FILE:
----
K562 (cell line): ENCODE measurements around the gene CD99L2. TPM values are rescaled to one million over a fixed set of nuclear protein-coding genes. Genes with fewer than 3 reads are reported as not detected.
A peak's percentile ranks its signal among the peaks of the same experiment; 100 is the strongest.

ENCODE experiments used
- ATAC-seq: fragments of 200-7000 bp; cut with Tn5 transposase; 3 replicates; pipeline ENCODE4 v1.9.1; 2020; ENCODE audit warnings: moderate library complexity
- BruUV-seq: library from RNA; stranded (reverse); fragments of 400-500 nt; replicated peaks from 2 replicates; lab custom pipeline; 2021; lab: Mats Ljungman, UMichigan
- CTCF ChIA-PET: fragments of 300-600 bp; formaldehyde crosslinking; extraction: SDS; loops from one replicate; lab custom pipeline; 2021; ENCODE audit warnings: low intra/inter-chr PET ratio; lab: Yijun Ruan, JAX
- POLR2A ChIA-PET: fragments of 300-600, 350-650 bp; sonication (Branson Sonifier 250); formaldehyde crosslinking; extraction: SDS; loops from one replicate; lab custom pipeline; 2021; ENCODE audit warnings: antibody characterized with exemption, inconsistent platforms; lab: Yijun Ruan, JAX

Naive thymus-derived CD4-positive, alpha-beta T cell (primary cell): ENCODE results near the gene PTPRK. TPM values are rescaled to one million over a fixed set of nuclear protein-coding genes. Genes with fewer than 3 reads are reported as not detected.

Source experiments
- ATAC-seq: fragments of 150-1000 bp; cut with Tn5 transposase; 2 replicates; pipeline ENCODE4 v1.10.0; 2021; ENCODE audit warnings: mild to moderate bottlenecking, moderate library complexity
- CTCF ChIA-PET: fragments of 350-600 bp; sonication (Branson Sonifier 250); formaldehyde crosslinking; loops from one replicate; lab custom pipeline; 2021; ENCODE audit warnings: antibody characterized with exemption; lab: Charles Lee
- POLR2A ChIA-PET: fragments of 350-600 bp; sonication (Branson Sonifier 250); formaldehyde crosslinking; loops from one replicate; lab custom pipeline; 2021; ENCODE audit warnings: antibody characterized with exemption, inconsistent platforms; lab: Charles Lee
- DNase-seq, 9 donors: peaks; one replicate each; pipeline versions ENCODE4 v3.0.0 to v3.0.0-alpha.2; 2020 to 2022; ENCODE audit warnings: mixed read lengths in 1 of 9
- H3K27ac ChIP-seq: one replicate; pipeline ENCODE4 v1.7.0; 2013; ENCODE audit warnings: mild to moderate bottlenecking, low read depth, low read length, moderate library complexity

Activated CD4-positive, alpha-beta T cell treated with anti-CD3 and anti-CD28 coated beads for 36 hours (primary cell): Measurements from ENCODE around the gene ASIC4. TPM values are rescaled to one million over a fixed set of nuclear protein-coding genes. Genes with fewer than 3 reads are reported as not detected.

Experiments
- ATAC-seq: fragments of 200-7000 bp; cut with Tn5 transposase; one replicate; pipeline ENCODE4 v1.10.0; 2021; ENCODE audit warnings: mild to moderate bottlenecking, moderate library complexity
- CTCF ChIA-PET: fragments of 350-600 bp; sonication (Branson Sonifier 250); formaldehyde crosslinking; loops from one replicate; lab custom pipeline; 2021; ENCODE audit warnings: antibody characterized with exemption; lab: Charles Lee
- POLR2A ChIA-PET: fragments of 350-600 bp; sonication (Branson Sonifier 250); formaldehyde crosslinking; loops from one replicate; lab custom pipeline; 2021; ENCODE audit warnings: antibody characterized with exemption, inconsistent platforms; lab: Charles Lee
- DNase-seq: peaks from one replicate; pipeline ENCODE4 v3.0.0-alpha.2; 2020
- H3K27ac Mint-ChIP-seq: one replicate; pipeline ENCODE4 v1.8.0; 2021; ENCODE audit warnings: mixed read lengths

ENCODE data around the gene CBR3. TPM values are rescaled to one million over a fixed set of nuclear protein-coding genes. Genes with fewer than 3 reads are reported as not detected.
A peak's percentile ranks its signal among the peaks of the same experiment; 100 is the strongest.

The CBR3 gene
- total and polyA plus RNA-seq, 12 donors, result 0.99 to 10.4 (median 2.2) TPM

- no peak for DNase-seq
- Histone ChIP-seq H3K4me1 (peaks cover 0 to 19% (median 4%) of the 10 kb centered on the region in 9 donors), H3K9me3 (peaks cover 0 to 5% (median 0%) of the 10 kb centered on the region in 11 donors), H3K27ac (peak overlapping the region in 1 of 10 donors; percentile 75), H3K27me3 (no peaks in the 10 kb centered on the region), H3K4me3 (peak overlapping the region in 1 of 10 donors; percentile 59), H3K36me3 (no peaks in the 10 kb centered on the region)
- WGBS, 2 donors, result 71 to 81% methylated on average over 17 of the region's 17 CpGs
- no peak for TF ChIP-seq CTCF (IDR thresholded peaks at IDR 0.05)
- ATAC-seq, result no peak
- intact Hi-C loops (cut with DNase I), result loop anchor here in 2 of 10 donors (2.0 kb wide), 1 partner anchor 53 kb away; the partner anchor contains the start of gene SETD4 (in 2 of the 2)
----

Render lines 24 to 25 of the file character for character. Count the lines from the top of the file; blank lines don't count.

The CBR3 gene
- total and polyA plus RNA-seq, 12 donors, result 0.99 to 10.4 (median 2.2) TPM